From City Hall: City Action on Pipeline Safety (UPDATED)

UPDATE (April 2014)

As Enbridge’s Line 9 oil pipeline is running through Ward 23’s hydro corridor, the recent decision of the National Energy Board to allow the line to carry diluted bitumen has raised significant concern in the area.  While it’s important to understand that jurisdiction overseeing pipelines belongs to the federally appointed NEB and not the City of Toronto, Council continues to monitor the situation closely and recently addressed some of residents’ safety concerns.

Actions include asking the Ontario Ministry of the Environment to order an environmental assessment of Enbridge’s proposal to increase the pipeline’s capacity and reverse the flow of oil from westward to eastward. Another action by Council addresses the matter of ensuring the financial ability of pipeline operators such as Enbridge to cover the costs of any damage caused by their pipeline operations.  I will continue to update residents on this matter.

ORIGINAL POST (March 2013)

As you may be aware, an Enbridge pipeline (Line 9) runs through the hydro corridor just north of Finch Ave. The pipeline now carries “light” imported oil westward from eastern Canada. Enbridge has filed an application with the National Energy Board (NEB) to reverse the pipeline flow in order to carry product  from Alberta’s oil sands to refineries in the east.  This approval has already been granted as far as east as Hamilton. The next stage of approval, which would extend the flow to Montreal, must be approved by the NEB, which has the responsibility to  examine in detail the integrity and safety of the entire Line 9 pipeline proposal.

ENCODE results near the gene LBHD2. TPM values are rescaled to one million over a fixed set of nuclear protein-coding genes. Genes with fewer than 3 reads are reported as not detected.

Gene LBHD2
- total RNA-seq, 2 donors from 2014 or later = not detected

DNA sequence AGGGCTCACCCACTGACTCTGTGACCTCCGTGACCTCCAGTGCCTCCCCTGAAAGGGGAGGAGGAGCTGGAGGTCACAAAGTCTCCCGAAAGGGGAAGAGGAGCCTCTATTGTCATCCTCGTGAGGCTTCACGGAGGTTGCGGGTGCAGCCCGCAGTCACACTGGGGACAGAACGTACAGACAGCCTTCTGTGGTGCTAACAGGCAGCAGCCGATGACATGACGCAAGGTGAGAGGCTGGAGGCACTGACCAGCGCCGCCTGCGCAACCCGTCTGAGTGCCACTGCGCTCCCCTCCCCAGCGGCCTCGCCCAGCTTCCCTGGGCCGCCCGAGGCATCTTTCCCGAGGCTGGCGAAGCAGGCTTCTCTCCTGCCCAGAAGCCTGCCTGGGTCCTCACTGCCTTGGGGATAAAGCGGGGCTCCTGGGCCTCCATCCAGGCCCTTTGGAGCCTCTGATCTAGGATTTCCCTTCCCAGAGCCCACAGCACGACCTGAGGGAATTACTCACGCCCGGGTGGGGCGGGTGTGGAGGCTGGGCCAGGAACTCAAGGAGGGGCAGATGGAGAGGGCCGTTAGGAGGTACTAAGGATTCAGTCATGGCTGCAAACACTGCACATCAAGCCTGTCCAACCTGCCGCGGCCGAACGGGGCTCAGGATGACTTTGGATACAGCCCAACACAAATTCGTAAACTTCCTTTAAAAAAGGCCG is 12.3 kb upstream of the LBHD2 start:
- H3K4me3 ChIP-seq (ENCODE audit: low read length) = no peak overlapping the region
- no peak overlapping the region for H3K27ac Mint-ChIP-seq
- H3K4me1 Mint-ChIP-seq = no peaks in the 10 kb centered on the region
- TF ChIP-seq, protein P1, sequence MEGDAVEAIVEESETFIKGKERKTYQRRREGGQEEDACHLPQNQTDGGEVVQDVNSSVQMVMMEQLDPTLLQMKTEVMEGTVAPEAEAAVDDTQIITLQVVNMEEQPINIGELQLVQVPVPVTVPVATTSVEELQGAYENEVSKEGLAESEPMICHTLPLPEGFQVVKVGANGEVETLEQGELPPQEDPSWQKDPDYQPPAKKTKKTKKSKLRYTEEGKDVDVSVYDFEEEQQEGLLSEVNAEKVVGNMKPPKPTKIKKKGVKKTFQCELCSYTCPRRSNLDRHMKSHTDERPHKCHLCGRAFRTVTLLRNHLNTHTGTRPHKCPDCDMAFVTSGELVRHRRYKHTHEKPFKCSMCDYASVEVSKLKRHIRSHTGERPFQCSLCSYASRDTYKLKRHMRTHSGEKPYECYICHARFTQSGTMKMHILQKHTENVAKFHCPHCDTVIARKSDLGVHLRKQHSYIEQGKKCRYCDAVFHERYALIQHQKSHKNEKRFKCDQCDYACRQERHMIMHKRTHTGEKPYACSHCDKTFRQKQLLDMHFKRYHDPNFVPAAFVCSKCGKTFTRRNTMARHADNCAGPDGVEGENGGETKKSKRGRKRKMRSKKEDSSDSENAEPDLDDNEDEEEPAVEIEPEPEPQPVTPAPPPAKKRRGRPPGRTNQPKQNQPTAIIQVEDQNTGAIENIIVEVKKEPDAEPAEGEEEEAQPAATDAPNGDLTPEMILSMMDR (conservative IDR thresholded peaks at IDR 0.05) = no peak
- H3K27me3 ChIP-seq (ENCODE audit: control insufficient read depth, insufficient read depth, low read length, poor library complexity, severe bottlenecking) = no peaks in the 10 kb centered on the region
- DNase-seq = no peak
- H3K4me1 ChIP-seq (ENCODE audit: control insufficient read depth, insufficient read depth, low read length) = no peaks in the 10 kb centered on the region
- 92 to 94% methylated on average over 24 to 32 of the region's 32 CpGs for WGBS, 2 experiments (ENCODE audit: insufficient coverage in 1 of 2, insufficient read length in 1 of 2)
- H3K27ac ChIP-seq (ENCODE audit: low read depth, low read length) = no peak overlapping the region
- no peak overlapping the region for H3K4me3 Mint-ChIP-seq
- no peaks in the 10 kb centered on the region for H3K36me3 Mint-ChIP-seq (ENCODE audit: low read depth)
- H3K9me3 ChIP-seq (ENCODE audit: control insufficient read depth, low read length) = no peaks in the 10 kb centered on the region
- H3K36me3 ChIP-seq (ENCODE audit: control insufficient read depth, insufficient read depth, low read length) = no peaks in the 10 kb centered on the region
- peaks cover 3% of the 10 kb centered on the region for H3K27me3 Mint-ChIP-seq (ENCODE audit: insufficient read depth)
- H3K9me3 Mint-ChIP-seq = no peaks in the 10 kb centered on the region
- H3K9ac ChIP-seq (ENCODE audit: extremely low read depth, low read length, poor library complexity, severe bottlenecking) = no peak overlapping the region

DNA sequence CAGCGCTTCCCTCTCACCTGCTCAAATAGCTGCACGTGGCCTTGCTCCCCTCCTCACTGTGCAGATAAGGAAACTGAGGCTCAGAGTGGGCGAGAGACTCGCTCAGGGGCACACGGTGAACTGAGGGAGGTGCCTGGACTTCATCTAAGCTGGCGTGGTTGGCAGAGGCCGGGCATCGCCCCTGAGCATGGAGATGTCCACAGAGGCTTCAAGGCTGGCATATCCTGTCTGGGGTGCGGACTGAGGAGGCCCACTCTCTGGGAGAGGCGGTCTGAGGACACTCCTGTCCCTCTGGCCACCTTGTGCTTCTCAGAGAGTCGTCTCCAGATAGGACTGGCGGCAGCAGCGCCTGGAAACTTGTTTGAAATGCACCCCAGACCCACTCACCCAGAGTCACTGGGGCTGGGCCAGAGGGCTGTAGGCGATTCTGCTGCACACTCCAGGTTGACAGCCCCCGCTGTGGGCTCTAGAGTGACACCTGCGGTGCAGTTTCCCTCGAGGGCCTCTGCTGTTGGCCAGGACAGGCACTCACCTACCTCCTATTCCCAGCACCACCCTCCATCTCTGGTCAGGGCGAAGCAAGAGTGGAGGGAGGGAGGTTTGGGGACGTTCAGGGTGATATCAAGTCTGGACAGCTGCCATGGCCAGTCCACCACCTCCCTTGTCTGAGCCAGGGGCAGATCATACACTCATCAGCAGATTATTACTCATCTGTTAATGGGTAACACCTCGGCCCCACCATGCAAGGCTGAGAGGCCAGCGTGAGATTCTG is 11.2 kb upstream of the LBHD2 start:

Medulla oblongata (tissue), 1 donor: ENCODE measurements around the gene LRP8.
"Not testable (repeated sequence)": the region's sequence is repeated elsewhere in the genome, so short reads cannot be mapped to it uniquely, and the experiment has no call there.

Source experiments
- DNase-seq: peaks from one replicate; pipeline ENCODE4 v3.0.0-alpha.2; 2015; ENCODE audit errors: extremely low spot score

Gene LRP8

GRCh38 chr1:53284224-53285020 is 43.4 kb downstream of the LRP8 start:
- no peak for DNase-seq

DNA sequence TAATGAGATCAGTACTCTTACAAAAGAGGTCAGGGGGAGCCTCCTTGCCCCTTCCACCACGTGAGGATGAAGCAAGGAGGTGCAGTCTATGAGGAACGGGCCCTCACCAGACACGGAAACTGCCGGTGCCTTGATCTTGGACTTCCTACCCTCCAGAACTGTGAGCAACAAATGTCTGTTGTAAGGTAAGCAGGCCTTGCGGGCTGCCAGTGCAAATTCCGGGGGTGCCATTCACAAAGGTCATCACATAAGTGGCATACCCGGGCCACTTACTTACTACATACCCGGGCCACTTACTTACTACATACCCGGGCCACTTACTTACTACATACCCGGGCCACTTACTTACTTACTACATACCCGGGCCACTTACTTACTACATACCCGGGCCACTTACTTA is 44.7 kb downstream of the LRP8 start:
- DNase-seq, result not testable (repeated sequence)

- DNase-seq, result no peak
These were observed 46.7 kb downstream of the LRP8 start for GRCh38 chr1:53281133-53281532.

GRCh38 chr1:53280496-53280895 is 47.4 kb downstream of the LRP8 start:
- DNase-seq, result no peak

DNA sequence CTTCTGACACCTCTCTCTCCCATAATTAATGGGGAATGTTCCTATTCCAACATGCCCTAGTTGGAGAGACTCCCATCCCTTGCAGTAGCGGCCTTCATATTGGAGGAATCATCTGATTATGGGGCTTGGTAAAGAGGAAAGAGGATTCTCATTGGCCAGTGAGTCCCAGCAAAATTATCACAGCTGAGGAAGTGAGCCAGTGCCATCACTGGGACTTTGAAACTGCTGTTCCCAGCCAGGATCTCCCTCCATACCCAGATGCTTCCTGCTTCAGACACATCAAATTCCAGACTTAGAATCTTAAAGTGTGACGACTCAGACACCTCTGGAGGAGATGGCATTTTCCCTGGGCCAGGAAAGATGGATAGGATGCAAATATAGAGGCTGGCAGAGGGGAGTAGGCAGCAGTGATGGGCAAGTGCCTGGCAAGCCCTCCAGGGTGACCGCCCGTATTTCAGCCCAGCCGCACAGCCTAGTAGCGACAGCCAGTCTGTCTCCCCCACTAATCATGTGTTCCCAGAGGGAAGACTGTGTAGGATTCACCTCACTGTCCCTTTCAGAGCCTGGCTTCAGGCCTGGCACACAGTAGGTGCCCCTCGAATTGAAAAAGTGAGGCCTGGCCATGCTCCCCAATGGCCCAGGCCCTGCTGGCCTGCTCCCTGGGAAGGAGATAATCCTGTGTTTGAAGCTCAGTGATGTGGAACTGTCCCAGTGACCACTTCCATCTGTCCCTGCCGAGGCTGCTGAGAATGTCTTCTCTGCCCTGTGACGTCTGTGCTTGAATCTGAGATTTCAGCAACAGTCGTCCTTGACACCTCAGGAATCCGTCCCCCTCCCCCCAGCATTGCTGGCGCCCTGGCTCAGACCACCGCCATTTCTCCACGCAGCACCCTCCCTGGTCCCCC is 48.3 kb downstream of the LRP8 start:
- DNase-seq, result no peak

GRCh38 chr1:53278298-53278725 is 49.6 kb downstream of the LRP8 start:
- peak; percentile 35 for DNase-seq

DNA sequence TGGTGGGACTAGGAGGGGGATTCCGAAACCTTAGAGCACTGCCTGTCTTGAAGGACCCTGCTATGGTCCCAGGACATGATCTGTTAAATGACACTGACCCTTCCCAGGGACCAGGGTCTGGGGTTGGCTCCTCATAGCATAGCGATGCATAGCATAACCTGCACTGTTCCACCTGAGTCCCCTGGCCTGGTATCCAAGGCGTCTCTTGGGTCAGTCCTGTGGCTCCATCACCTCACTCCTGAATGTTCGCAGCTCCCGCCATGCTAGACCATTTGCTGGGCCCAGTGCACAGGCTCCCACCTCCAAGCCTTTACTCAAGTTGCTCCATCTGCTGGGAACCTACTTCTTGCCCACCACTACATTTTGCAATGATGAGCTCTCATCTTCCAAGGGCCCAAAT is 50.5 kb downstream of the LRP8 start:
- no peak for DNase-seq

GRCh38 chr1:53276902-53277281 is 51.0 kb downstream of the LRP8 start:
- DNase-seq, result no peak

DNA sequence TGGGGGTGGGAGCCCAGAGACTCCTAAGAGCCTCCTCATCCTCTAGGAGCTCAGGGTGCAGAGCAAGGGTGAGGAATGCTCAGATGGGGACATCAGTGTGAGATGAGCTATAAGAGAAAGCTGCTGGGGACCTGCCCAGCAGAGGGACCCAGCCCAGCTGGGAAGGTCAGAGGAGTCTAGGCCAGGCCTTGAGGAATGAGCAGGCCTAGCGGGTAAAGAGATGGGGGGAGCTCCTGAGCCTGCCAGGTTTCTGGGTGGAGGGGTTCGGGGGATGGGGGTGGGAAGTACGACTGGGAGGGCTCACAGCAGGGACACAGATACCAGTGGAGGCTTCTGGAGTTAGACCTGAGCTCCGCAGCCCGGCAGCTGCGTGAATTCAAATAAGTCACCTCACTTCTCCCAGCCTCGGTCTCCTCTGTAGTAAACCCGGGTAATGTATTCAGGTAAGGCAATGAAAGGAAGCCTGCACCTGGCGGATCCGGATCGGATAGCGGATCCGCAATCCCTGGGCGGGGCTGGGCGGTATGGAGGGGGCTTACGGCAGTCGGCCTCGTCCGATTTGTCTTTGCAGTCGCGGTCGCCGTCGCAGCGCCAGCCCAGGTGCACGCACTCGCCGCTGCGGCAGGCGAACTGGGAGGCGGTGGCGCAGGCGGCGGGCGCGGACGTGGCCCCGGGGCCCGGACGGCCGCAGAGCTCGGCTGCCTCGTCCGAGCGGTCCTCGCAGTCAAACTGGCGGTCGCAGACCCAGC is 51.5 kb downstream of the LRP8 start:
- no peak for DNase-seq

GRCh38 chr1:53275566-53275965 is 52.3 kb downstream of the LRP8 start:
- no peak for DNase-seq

Some concerns have been raised, particularly from environmental groups but also from individual residents, about the change in product. The oil sands produce diluted bitumin (DilBit), which may create a greater environmental risk if there is a spill, such as happened with an Enbridge line carrying DilBit in Kalamazoo, Michigan, in July 2010.

Enbridge has promised to spend $50 million to improve their equipment and emergency response capabilities.

The City of Toronto has raised safety concerns, and Council last week authorized the City Solicitor to apply to the NEB to participate in proceedings and raise issues relevant to Toronto.  My motion that the staff provide an update to Council in July passed unanimously.   I will continue to monitor this closely.

If you are concerned about this proposal, individuals can make submissions to the NEB for consideration during the hearing.  More information on submitting a letter to the NEB can be found on their website.